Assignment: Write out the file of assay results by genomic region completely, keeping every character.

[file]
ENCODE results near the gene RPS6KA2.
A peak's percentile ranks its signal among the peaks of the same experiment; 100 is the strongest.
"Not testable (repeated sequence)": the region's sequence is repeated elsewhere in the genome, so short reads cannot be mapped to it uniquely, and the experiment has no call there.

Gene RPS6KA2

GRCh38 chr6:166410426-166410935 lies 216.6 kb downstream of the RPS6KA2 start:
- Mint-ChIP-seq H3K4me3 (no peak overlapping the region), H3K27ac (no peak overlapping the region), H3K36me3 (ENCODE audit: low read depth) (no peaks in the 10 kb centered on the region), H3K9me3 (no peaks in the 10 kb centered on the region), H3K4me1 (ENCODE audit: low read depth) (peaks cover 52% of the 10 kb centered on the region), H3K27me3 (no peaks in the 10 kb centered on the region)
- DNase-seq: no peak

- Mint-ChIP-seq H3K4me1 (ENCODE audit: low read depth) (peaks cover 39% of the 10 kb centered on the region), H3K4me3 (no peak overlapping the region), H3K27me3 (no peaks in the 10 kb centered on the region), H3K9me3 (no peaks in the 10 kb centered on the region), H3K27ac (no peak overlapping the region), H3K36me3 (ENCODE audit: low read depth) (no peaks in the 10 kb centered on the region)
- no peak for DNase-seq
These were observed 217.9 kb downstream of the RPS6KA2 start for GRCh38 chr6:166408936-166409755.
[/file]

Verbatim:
ENCODE results near the gene RPS6KA2.
A peak's percentile ranks its signal among the peaks of the same experiment; 100 is the strongest.
"Not testable (repeated sequence)": the region's sequence is repeated elsewhere in the genome, so short reads cannot be mapped to it uniquely, and the experiment has no call there.

Gene RPS6KA2

GRCh38 chr6:166410426-166410935 lies 216.6 kb downstream of the RPS6KA2 start:
- Mint-ChIP-seq H3K4me3 (no peak overlapping the region), H3K27ac (no peak overlapping the region), H3K36me3 (ENCODE audit: low read depth) (no peaks in the 10 kb centered on the region), H3K9me3 (no peaks in the 10 kb centered on the region), H3K4me1 (ENCODE audit: low read depth) (peaks cover 52% of the 10 kb centered on the region), H3K27me3 (no peaks in the 10 kb centered on the region)
- DNase-seq: no peak

- Mint-ChIP-seq H3K4me1 (ENCODE audit: low read depth) (peaks cover 39% of the 10 kb centered on the region), H3K4me3 (no peak overlapping the region), H3K27me3 (no peaks in the 10 kb centered on the region), H3K9me3 (no peaks in the 10 kb centered on the region), H3K27ac (no peak overlapping the region), H3K36me3 (ENCODE audit: low read depth) (no peaks in the 10 kb centered on the region)
- no peak for DNase-seq
These were observed 217.9 kb downstream of the RPS6KA2 start for GRCh38 chr6:166408936-166409755.